Common Table Expressions and an ORM

I solved a gnarly performance problem last week and I'd like to share with you what I learnt while doing it.

We received an alert from one of our automated monitoring systems that a particular query being run via an API was taking too long. And by "too long" I mean minutes. Since database engines are optimised to return data to you in milliseconds, this seemed wildly wrong.

The first step when you are checking a query for performance is to use the query analyzer. This is a very powerful tool in any database, and helps you see just what the engine is going to do for any particular bit of SQL. The term you're looking for in the documentation is EXPLAIN.

We thought the query was fairly simple. It followed this general form:

SELECT columns, COUNT(SELECT specific column WHERE conditions),
FROM database
WHERE conditions
ORDER BY ordering criteria;

and gave us not just results with specific conditions, but the count of rows which met those conditions too.

You will notice that I did not use first set of conditions and second set of conditions. This is because the selection criteria were in fact the same. That was the first clue.

A second clue was that of these selection conditions was that we had a range check - is the column's value between A and B? [We actually had two, but having just one was sufficient to show the problem]. This was expressed as

columnA >= smallervalue AND
columnA <= largervalue

So you'll see that for each row we had two comparisons to do. I tried making that condition singular, by using just >= smallervalue (I also tried <= largervalue> - no difference in timing) and while that did make the query faster, it did not reflect what we need to be able to do, so that was out.

Back to the query planner. It wasn't happy. It turns out that the most efficient plan it could come up with was using a Bitmap Index Scan. Twice. For the same query - but throwing the results of the first query away before running the whole thing again.

I knew that there had to be a better way (tm) - and there was. Here's the first thing I learned: the SQL standard has a thing called a Common Table Expression or CTE. This is a way of creating a temporary table that is used for just that query.

With this knowledge, I could now re-write the query in a considerably more efficient fashion. (It took me several days to figure this out - I'm no SQL guru!)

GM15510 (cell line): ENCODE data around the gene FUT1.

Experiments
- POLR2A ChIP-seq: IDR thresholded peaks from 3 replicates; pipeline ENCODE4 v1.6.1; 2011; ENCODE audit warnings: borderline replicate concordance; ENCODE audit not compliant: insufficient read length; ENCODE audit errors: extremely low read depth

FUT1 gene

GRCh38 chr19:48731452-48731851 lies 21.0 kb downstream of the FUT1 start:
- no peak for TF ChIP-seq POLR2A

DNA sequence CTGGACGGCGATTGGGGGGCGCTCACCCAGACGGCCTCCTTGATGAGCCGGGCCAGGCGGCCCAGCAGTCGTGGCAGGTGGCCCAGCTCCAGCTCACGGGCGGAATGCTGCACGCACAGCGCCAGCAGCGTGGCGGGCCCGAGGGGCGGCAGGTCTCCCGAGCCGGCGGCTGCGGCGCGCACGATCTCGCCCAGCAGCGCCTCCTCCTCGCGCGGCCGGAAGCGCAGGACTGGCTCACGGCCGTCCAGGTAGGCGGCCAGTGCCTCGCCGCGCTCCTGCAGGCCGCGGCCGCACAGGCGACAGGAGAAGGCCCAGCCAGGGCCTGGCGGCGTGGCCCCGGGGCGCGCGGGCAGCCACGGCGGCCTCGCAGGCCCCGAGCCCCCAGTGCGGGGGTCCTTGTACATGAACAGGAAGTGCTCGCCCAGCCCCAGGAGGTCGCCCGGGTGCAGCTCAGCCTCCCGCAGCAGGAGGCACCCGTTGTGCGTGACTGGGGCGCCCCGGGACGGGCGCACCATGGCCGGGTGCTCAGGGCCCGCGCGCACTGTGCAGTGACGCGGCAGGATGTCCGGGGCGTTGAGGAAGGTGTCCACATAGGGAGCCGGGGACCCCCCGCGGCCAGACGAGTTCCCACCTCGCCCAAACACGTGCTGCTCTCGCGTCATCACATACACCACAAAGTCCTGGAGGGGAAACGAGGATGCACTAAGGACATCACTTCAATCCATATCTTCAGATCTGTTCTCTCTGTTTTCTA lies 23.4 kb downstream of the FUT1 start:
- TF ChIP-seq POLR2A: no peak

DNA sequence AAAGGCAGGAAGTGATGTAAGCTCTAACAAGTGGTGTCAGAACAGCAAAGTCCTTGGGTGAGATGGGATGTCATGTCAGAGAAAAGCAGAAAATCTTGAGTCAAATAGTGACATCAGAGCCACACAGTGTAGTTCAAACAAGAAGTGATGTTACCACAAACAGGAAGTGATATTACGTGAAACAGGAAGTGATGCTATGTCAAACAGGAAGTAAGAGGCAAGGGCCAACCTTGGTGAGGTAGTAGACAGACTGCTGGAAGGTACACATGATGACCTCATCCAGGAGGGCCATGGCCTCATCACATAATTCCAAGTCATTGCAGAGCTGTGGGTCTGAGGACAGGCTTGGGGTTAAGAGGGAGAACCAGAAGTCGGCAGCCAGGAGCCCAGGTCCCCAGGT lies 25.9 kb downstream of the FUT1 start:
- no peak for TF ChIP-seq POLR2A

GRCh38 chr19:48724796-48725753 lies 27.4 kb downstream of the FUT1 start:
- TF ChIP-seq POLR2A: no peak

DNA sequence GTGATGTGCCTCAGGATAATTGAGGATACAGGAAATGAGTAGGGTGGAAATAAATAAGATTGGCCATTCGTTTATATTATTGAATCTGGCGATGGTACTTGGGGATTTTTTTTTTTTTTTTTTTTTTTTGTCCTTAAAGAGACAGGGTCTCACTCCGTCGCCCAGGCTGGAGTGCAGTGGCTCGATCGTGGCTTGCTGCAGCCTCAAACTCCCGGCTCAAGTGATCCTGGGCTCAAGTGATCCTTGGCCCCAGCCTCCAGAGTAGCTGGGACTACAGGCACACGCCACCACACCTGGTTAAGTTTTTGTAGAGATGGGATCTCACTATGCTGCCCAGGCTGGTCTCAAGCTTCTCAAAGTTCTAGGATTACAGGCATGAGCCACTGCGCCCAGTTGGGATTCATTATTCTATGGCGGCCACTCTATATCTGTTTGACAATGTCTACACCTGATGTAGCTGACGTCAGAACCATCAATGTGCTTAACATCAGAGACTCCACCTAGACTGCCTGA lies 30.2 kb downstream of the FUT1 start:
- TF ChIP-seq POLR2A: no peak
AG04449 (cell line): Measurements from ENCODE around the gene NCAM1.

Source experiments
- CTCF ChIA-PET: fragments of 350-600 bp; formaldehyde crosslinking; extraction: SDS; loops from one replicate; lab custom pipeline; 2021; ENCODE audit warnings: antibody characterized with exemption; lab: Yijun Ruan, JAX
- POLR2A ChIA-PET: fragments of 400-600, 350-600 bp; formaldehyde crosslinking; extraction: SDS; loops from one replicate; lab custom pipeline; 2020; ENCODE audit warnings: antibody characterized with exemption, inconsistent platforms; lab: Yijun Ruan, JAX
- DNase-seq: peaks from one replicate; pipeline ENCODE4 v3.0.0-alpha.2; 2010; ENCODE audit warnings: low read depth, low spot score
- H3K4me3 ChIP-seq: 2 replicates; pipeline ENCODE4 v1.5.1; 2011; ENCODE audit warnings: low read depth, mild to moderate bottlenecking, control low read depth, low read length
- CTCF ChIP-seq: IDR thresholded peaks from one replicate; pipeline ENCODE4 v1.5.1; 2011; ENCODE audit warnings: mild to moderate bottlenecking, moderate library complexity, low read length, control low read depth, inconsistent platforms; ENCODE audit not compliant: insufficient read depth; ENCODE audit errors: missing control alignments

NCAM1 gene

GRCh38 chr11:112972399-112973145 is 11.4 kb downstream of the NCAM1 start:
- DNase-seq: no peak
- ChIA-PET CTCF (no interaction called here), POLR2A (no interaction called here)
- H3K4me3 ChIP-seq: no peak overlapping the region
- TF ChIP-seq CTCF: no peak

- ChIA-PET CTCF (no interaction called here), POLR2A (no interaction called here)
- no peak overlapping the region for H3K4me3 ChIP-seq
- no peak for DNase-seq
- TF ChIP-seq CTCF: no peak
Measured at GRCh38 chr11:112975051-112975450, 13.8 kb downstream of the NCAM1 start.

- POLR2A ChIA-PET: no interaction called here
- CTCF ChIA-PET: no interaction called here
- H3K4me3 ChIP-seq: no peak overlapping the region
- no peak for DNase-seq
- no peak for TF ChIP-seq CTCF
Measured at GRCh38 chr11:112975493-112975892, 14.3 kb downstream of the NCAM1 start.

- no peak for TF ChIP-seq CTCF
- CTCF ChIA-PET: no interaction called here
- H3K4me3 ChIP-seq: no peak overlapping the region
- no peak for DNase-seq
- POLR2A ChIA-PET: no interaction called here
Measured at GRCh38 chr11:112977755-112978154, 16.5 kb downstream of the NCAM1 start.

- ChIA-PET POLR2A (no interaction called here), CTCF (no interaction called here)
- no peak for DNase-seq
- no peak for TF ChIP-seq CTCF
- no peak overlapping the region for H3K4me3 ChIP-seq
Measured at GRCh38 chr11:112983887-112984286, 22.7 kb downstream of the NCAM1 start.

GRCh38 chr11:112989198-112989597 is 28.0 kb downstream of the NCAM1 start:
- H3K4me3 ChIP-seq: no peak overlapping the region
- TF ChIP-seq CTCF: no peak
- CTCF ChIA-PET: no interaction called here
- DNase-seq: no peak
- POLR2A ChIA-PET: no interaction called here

WITH better_query AS
    (SELECT columnname
    FROM tablename
    WHERE conditions)
SELECT columns, count(better_query.columnname)
FROM tablename
GROUP BY grouping criteria
ORDER BY ordering criteria;

Excellent! ... except that that was giving me all the rows in tablename which matched from better_query rather than the specific rows which met conditions. To solve this niggle I needed a join.

WITH better_query AS
    (SELECT columnname
    FROM tablename
    WHERE conditions)
SELECT columns, count(better_query.columnname)
FROM tablename TN
JOIN better_query BQ on BQ.columnname = TN.columnname
GROUP BY grouping criteria
ORDER BY ordering criteria;

The query planner was a lot happier. Happier to the tune of a 20x improvement.

There might have been a cheer or two.

So how do we put this into our application codebase?

While a major reason $employer hired me was my Python skills, $employer isn't a Python shop by any stretch of the imagination. We're a Java shop, and I'm cross-pollinating :-).

Part of that process has been learning how we abstract database specificities out of the code - we use an Object-Relational Mapping (aka ORM) to cope with using more than one vendor's database. There are a few options for Java ORMs and the one that we use is jOOQ. This is the first time I've used an ORM (of course I've read about them, but years ago) so this too was something new that I've learned. Heading to the documentation I read a lot, getting my head around the concepts and syntax.

It took me several days of research and hacking (stackoverflow, github, come on down!) to work out the correct syntax.

Here's the gist of what we needed:

public static QueryClass {

    private final String withClauseName = new String("betterQuery");
    private final String withClauseField = new String("fieldName");


    CommonTableExpression<Record1<Integer>> withClause =

    Field<Integer> results = DSL.field(

     * append results field to array of column names in the select, then ...

    List<Typename> resultSet = DSLcontext.with(withClause)
            .on(withClause.field(withClauseField, typename.class)

No, it's not simple - but using jOOQ does mean that we can keep our code pretty close to how we would write bare SQL (in this case that would still be rather gnarly), and that is definitely a win.


Since this is another SQL-based post, I'd like to acknowledge the massive knowledge and confidence boost I got from reading Julia Evans (aka b0rk)'s SQL zine Become a SELECT star. She has a beautiful style and breaks complex technical concepts down into easily understandable chunks with great illustrations. Reading that zine advanced my database confidence immensely.